Stylish and functional interior
One's outlook on the world suddenly changes when seen from inside in a Camaro. You are immediately welcomed by a retro-style contemporary dashboard with multi-dials ready to provide all the vehicle information you could ever need.
As the sports seats anchor occupants in position, ambient blue lighting runs all the way across the upper edge of the doors. And once you have absorbed all this, you notice that while you are looking out, everybody on the outside is looking in.
Iconic look and feel
The interior presents an organised and functional setting, aimed at making the driver's job easier without losing any of the car's iconic look and feel. The revised instrument panel presents a classic appearance with contemporary details.
The steering wheel offers support for sporty driving and includes cruise control, Bluetooth, iPod/MP3 and stereo functions so the driver can keep eyes on the road and hands upon the wheel.
Leather-covered seats provide support with sporting, bolstered shoulders and accent stitching also seen on the gearlever, doors, centre console and steering wheel. The seats provide excellent lateral support and an added dose of confidence-inspiring comfort, while the rears fold down completely for additional storage capacity when required.
The HurstTM-branded short-throw shifter is designed to provide enhanced grip, which is critical when quick changes are required.
Chevrolet Ice Blue lighting takes centre stage on the Camaro dashboard, providing the perfect backdrop for the speedometer and engine temperature indicator to the left of the steering wheel; the tachometer on the right; and the large Driver Information Centre (DIC) in the middle.
The DIC includes a digital speedometer, trip information - such as average consumption, distance travelled and fuel range - and a graphic display of tyre-pressure monitoring. An adjustable Heads-Up Display (HUD), the only one offered in the Chevrolet Camaro's segment, is projected on the windscreen, making it possible for the driver to monitor important information without taking their eyes off the road.
An integrated centre console design combines the stereo and HVAC controls into a single unit. Large dials, detailed with rubber grommets and chrome, match the character of the car and make usage easy while driving.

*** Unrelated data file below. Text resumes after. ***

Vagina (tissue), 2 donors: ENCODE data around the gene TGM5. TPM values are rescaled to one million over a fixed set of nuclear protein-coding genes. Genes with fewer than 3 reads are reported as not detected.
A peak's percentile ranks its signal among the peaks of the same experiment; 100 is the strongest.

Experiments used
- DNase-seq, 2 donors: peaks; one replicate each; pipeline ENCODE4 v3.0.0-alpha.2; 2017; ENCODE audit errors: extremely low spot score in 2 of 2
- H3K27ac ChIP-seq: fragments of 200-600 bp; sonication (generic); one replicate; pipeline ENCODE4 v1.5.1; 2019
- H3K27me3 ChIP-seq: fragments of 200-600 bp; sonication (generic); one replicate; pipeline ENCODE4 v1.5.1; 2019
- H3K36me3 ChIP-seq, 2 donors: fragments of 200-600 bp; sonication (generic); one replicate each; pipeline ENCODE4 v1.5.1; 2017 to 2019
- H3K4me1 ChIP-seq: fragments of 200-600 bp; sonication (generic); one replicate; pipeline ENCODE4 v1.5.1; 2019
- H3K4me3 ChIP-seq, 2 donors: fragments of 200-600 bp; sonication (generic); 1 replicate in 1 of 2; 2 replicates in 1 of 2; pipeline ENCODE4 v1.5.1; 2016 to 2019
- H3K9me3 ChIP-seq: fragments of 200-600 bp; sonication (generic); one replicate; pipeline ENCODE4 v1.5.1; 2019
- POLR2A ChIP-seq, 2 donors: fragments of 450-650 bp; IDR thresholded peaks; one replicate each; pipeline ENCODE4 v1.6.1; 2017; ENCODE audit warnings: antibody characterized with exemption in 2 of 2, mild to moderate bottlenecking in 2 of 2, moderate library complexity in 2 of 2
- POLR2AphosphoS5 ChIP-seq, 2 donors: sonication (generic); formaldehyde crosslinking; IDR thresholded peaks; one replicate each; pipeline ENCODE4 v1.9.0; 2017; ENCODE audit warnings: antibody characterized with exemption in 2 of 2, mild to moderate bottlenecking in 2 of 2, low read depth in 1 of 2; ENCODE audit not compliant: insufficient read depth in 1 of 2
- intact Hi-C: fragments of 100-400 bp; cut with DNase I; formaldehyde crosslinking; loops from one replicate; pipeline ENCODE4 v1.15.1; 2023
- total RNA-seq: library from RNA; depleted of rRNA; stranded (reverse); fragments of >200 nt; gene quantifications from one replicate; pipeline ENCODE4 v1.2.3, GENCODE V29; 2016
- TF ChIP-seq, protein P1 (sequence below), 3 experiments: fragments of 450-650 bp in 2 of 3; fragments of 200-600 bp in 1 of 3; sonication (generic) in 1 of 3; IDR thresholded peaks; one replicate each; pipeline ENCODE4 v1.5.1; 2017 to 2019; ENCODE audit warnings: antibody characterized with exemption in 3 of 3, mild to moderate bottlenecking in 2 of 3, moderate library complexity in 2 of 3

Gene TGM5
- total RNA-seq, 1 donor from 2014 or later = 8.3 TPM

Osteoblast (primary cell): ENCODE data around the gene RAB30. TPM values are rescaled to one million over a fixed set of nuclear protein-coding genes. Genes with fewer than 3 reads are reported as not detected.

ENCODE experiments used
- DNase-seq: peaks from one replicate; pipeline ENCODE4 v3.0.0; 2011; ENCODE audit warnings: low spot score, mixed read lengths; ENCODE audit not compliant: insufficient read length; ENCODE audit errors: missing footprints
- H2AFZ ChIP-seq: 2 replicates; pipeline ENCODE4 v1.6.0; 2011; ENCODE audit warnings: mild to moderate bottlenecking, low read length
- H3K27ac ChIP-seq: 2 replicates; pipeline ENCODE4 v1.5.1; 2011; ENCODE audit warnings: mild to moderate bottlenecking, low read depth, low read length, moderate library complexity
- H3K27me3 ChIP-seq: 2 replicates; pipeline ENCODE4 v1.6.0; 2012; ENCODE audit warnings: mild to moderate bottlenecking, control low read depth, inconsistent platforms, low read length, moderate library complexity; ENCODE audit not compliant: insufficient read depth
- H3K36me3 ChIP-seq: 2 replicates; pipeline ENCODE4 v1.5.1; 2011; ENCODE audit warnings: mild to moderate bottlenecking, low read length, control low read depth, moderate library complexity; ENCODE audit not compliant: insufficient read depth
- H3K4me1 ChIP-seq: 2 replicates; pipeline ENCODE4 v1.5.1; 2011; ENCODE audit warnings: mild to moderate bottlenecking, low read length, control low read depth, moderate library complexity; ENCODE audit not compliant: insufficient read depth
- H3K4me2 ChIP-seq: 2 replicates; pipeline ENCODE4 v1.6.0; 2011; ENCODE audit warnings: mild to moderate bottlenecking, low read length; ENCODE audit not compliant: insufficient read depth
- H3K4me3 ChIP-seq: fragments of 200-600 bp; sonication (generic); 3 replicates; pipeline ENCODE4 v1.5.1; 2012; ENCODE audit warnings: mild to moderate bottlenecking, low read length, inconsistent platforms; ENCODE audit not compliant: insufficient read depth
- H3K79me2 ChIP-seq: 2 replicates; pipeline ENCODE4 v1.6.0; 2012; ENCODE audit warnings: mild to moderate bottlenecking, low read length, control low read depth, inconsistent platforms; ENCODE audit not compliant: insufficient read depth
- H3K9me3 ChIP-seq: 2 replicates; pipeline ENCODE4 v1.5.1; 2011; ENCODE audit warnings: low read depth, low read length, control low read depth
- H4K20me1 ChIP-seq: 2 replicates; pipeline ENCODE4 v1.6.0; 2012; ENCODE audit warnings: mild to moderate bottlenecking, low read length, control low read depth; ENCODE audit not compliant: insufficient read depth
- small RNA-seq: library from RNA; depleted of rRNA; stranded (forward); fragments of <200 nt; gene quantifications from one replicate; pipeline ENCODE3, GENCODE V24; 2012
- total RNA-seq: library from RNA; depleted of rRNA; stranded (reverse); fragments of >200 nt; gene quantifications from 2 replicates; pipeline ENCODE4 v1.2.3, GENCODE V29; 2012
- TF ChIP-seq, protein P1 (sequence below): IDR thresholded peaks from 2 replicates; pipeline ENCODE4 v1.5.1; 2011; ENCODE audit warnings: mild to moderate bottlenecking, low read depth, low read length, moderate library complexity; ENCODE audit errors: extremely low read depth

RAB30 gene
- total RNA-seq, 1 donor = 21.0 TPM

Harking back to the classic 1969 Camaro, a four-gauge cluster under the stereo/HVAC controls but is thoroughly modern with a contemporary look and backlighting. The cluster includes gauges for oil temperature, oil pressure, transmission fluid temperature and battery voltage.
Despite being a performance car, the Camaro has ample storage space in the doors, console, glovebox and cup-holder. Additionally, the 245W, nine-speaker Boston Acoustics® premium sound system ensures excellent sound quality.
The Rear Vision Package adds a rear-view camera system and an auto-dimming mirror to the existing Rear Park Assist feature. The camera system complements the rear parking assist by providing a video display of the area behind the car with the video image appearing in the rear-view mirror.
Safety is a key element engineered into the Chevrolet Camaro. There are six airbags: dual-stage on the front passenger and driver's sides for head and chest protection; seat-mounted pelvis-thorax side airbags for driver and front passenger; and roof-rail side curtain airbags for head protection for all occupants in the coupé.
Seat belts are equipped with load-limiting retractors and pre-tensioners to reduce injury risk in frontal, offset frontal and lateral crashes. Further injury-risk minimisers include a collapsible propshaft, breakaway brake pedals and a ride-down mechanism on the collapsible steering column.
Tuned for performance
From the frozen terrains in Sweden and test tracks in Germany - including the famed Nürburgring - to Australia, the Chevrolet Camaro has been put through its paces to provide ride and handling that satisfy the specific European driving style.
With a near-ideal 52/48 front-to-rear weight distribution, providing a stable centre of gravity, combined with an impressive FE4 suspensions and a tuned chassis, the Camaro handles transitional situations beautifully and claws its way round corners with impressive agility.
The vehicle is designed to match the specific driving habits of Europeans, with tight cornering and performance handling characteristics among the best in its class. The precise handling dynamics were developed on different road surfaces and conditions around the world including Australia, Germany, Sweden, Canada and the US.
A number of professional drivers provided input to help determine the perfect characteristics that make the Camaro what it is.
The Chevrolet Camaro boasts a smooth and sophisticated ride, enhanced by a high-strength steel central structure, as well as polished road manners. The car is equally at home at cruising speeds and during performance runs.
Because the FE4 suspension geometry had been adjusted, its front (23mm) and rear (24mm) reshaped stabiliser bars have been repositioned outboard of the shock mounts. This results in more effective body control and precise responses for performance driving.
The unique 4.5-link independent rear suspension is double-isolated from the chassis for a smoother, quieter driving experience.
Four modes of driving
Precise and responsive steering contributes to cornering confidence as it provides great driver feedback. The Camaro chassis control system enables drivers to select from the following modes:
- Base Stability Control Calibration
- Traction Control off / Stability Control on
- Competitive / Sport mode
- Traction Control off / Stability Control off